2012 Mitsubishi i Electric Minicar: Driven

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It took a while, but we've finally had a chance to spend time with the smallest plug-in electric car sold in the U.S.

The 2012 Mitsubishi i (also known as the i-MiEV) is a battery electric minicar roughly the size of a Mini Cooper. The little hatchback has four doors, four usable seats, and a lot more space inside than you'd imagine from its egg-shaped exterior.

While most i-MiEVs we've seen were white, our test car was a startling shade of Raspberry Metallic purple that led us to nickname it Professor Plum--and made it almost impossible to photograph in sunlight.

During our four-day test running errands and doing short trips in various boroughs of New York City, our longest journey was from lower Manhattan out to City Island, the nautical community in the Bronx that juts off Pelham Bay Park into Long Island Sound.

Our trip followed the tracks of Jerry Seinfeld, who covered the same route in a gorgeous silver-blue classic 1967 Austin-Healey 3000 sports car--with a frequently terrified Ricky Gervais riding shotgun--in the latest episode of his series, "Comedians In Cars Getting Coffee."

While many would say the little Mitsu is simply too small for comfortable use, we found it fine for running around town. It was easy to park, and its tiny 31-foot turning circle let us do U-turns in just two lanes.

2012 Mitsubishi i electric car, New York City, August 2012

2012 Mitsubishi i electric car, New York City, August 2012

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The real challenge with the electric Mitsubishi is its range.

The EPA rates it at 62 miles, but that number--as we experienced during a spate of steamy 90-plus-degree weather in NYC--falls dramatically if you use the air conditioning and turn up the fan.

An indicated range of 58 miles with the AC off fell to 41 miles when it was turned on, and to 37 miles with the fan on High. We gained about 1 mile of range each time we lowered fan speed by one or two levels.

While we'd hoped to take it to Breezy Point in the Rockaways (25 miles each way), that seemed like pushing it if we needed to use the AC a lot. So we chose City Island instead, at 17 to 20 miles each way.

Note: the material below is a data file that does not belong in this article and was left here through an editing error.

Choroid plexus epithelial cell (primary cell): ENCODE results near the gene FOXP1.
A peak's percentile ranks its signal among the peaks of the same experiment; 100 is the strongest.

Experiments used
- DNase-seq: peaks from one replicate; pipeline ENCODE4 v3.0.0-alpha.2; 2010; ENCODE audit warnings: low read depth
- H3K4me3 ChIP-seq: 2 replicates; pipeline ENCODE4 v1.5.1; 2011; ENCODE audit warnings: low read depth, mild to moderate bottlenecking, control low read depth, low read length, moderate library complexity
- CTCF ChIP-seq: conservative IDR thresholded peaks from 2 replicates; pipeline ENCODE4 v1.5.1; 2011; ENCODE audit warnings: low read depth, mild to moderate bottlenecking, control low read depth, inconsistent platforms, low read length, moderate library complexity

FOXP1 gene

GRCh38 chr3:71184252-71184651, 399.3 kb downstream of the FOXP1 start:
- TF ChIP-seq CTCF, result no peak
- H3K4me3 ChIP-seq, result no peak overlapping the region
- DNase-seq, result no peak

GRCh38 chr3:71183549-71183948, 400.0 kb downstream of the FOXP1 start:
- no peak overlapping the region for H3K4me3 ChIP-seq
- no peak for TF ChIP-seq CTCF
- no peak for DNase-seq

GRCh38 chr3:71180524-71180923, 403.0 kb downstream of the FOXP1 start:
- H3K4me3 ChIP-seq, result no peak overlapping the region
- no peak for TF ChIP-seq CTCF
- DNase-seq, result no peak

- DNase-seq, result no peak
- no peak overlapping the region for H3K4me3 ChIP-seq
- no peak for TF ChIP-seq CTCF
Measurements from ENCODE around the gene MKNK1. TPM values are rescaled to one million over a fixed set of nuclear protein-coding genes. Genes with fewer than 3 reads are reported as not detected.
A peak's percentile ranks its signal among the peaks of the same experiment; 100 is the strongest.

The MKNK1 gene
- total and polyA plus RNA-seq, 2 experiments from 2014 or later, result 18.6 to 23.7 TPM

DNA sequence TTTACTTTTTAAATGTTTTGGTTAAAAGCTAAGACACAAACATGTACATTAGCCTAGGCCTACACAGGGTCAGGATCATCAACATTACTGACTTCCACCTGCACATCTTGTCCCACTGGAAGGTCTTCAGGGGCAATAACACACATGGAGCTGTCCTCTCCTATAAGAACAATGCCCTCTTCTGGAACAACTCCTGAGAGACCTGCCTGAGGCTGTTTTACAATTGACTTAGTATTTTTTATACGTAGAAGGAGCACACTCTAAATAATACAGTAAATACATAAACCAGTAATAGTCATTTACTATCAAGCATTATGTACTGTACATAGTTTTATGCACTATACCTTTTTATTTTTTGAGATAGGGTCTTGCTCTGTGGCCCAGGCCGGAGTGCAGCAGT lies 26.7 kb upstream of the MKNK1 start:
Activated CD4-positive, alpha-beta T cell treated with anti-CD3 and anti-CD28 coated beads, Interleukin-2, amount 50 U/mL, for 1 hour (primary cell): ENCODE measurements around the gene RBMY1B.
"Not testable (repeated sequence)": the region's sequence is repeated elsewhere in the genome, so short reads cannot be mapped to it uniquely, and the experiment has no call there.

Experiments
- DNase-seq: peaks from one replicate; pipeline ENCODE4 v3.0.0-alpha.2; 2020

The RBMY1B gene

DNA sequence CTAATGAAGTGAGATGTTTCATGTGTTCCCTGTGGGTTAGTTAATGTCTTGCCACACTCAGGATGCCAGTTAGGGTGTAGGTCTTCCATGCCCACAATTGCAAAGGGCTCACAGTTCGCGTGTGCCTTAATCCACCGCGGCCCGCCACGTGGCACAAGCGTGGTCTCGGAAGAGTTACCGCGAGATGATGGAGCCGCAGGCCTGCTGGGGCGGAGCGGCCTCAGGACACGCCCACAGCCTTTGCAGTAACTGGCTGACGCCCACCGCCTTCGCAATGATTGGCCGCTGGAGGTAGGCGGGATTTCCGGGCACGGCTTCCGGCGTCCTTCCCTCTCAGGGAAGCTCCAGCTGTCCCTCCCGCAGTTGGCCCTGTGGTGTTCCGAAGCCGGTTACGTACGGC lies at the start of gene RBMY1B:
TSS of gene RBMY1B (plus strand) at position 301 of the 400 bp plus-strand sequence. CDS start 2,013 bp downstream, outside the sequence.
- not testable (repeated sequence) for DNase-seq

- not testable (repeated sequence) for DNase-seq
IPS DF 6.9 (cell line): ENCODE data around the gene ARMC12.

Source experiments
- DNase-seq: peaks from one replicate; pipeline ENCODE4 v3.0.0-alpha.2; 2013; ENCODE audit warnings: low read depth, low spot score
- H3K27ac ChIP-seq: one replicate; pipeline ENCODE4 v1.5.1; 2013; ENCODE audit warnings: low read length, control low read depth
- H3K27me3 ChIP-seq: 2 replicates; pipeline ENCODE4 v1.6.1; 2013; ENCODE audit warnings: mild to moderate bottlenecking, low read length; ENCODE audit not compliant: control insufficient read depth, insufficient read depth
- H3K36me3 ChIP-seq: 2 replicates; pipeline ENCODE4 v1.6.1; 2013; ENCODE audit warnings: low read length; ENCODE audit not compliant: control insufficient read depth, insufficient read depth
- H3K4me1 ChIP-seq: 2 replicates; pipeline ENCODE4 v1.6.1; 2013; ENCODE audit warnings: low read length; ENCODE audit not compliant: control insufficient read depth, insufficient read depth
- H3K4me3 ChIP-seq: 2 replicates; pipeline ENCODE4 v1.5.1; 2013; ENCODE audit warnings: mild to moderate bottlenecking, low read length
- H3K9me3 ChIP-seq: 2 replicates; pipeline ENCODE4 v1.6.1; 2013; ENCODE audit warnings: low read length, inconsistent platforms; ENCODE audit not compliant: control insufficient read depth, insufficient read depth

We settled for a compromise that mixed opening all the windows with closing them back up and using the lowest AC setting and the lowest fan speed. For two passengers in the front, that proved sufficient--barely--and it didn't cut range as much as cooling the entire cabin would have.

2012 Mitsubishi i - First Drive, U.S.-spec MiEV

2012 Mitsubishi i - First Drive, U.S.-spec MiEV

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After a full night's recharge, the highest range we saw indicated was 69 miles.

And, to be fair, driving sensibly and letting the car coast down on regenerative braking seemed to stretch the range somewhat beyond the indicated number.

Starting with 58 miles of range, we covered 45.8 miles at a mix of city and freeway speeds, and finished with 16 miles remaining--meaning we'd gained almost 10 percent on the indicated range.

Traveling in the little i wasn't as basic as we'd feared. The two-tone brown and dark grey interior was pleasant, and the hard plastics looked good.

We missed having an armrest, and Mitsubishi could do better on providing space for phones, sunglasses, soda bottles, toll tickets, and all the other stuff you want to store on the console if there's room. The i has one cupholder, behind the parking brake lever, two door bins, and a recess at the front of the console--that's about it.

2012 Mitsubishi i electric car, New York City, August 2012

2012 Mitsubishi i electric car, New York City, August 2012

Enlarge Photo

Vision out the rear window is largely blocked by the rear-seat headrests, which we immediately removed. That made it an easy car to use, with its vertical rear easy to place (the rear-view camera wasn't really needed) and the very short front contributing to ease of parking, even though you can't see it from the driver's seat.

On the freeway, the car showed its two worst traits: First, with the windows open (to save range), it's really, really noisy--more so than most cars.

More worrisome, at speeds above 50 mph, the car's suspension tuning just isn't capable of coping with some types of ripply pavement. With a little more than 1,000 miles on the odometer, New York City pavement surfaces made the car float and wander as if it had worn-out shocks.

That only occurred a few times, but it was the first time we felt unsure of ourselves in the little i. It's more usable even at speeds up to 65 mph than we'd expected--but range will start to dwindle visibly if you take it above 60 mph.


 
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